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The Book of Mistakes

Less a story than a book about an idea, the central message of Corinna Luyken’s debut, The Book of Mistakes, appears as paratextual coda on the back of the jacket: “Set your imagination free.” According to Caldecott criteria, the Caldecott is “not for didactic intent,” but Luyken delivers her message as a masterful celebration of creativity rather than a lesson. Its central premise — that “mistakes” are opportunities for inspiration — never feels heavy-handed. Instead, inventive, engaging, metafictive text and illustration fulfill the criterion of “excellence of presentation in recognition of a child audience,” while positioning the book as a resource for adults keen on encouraging kids to, in the words of Ms. Frizzle, “take chances, make mistakes, get messy!” Taking a chance myself, I’ll say it’d be a mistake for the 2018 Caldecott Committee to overlook this stunning, playful picture book.

The portrait layout’s generous trim size makes immediate visual impact with striking jacket art that depicts children grasping a bunch of balloons lifting them into empty, white space. The fearlessness of this open background acts as precursor to nearly empty opening pages, which gradually give way to increasingly complex compositions. But before heading into the book proper, there’s more to consider about layout, jacket, and case design. First, look at the low, small depiction of a boy on the back of the jacket looking up at the floating children.

Is this a “mistake”? Was he left behind?

Acknowledging the plural titular noun, “Mistakes,” and examining display type, look, too, at how the floating children and balloons disrupt the title.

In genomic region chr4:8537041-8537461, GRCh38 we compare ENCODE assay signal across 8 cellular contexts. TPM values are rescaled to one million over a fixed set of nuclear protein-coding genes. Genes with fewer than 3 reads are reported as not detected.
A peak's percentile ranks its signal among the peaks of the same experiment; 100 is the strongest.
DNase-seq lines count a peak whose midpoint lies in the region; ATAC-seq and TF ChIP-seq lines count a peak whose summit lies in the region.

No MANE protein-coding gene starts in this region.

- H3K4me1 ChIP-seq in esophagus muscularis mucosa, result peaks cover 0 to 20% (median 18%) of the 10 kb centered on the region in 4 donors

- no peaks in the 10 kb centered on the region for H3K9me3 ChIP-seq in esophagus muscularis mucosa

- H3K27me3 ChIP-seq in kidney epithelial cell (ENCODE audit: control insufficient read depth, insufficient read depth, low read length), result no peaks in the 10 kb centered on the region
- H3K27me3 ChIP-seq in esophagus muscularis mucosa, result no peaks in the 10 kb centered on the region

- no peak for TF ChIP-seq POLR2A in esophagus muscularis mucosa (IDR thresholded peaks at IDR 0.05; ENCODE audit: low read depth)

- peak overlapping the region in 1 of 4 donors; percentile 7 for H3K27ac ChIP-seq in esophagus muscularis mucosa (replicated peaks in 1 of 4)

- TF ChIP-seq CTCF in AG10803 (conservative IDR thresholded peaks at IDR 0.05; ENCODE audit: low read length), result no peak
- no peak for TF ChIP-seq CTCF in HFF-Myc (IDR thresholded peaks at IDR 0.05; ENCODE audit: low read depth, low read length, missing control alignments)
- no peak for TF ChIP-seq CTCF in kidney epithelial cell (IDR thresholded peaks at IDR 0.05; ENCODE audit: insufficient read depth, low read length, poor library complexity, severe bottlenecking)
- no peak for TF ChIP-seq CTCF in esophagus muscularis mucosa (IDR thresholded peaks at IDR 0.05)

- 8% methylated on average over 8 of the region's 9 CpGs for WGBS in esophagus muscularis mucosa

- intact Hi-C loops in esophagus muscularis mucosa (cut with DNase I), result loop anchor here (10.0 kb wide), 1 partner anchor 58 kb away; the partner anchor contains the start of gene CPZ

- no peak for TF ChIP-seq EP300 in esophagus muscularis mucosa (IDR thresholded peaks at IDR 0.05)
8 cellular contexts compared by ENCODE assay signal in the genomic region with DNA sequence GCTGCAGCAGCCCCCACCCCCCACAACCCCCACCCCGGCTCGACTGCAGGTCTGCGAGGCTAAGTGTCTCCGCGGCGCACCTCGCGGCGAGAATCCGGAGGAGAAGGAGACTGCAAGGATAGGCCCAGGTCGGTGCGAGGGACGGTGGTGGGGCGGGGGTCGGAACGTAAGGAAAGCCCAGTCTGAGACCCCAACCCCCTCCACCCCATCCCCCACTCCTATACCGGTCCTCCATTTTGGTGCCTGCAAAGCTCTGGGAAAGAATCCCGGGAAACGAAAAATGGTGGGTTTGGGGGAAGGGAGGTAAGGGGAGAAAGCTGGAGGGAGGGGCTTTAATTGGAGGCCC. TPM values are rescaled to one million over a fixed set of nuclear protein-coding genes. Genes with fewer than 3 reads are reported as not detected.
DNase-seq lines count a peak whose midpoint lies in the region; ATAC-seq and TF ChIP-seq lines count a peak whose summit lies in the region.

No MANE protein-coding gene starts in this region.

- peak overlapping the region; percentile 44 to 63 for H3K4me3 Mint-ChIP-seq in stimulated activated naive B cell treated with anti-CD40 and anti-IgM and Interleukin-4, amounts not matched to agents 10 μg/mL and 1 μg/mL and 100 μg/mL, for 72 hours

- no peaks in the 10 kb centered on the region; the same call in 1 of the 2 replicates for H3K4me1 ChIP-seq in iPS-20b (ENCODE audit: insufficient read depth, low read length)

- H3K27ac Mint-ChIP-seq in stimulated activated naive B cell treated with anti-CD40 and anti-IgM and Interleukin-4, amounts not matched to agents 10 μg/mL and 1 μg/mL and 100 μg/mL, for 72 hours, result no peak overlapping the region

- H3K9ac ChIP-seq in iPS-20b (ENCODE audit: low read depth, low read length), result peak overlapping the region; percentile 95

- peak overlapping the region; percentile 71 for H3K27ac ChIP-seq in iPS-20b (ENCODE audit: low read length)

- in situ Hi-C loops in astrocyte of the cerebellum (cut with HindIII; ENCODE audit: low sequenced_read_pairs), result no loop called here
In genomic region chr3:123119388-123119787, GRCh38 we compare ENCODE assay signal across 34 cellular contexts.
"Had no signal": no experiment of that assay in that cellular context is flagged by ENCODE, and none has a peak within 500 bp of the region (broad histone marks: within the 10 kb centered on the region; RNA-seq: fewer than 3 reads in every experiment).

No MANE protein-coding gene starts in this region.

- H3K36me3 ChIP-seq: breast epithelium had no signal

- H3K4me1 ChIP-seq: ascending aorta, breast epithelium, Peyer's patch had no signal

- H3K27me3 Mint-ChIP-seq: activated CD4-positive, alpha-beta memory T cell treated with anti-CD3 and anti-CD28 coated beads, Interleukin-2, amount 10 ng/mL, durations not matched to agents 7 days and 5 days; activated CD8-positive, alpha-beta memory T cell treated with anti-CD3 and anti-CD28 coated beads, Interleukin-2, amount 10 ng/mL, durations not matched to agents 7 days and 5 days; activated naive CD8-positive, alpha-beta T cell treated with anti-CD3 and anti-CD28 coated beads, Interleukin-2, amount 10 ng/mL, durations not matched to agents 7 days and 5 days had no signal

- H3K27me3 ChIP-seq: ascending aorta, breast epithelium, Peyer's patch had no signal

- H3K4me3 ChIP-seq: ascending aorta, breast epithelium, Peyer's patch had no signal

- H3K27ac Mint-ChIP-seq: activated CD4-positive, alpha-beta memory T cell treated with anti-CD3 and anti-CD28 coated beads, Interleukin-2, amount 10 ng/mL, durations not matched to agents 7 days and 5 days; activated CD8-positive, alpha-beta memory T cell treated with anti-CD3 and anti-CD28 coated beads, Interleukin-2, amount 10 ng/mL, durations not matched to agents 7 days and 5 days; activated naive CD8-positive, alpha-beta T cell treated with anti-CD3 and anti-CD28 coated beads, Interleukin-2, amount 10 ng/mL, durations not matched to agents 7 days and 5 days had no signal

Another “mistake”?

Remove the jacket to examine the case, which omits words and provides more detail for the left-behind boy: his now-visible unicycle is outfitted with a big balloon.

Will he pedal forth and soar into the sky after the others?

The stage now set to test theories about the narrative, open the book to pause at the endpapers, which are expanses of white marred by two black inkblots.

Even more “mistakes”?

Perhaps. But their placement seems deliberate, since they’re positioned in the same places as the floating children and the boy. This minimal, intentional design introduces the inkblot motif found on future pages, and their positions anticipate how interior compositions exploit the portrait layout by reaching for upper and lower heights to emphasize space, movement, and perspective — elements key to the ensuing, complex visual narrative.

Turn to the dedication page, and you’ll find a small animal (later called “the frog-cat-cow thing”) and another inkblot on the title page — right on the i in “Mistakes.” These details prompt readers to expect them on subsequent pages, just as jacket art introduced human characters who will reappear. The first such character shows up in the opening spread as a tiny, incomplete sketch of a face with one eye, one ear, a nose, and a mere suggestion of an eyebrow. “It started,” reads spare, accompanying text, and a page-turn completes the sentence: “with one mistake.” Now the face has a line for a mouth, penciled-in hair, another tiny eyebrow, and a big, black circle of an eye, far larger than the first, small eye. That text doesn’t specify this outsized second eye as the “one mistake” allows readers to name it themselves. Luyken trusts readers to fill in gaps and comprehend how words and pictures work together, a responsibility that reinforces the trust she places in the creative process by positioning reading as a creative act aimed at making meaning. In a picture as simple as this one, it’s an easy task that prepares readers for ever closer examination of ensuing spreads.

In these early pages, Luyken transforms the eyes into glasses, establishing a pattern of “mistakes” providing creative inspiration. She thus presents art-making as a kind of problem-solving. This doesn’t come across as a slog, but as a process that demands a playful mindset undeterred and, indeed, fed by mistakes. The apparent pleasure Luyken takes in her process translates into pleasurable engagement for readers, as pages with “mistakes” like “the elbow and the extra-long neck” provoke laughter at how she plays with rules of proportion. Clearly, she’s an artist who knows the rules and can therefore break them for humorous effect.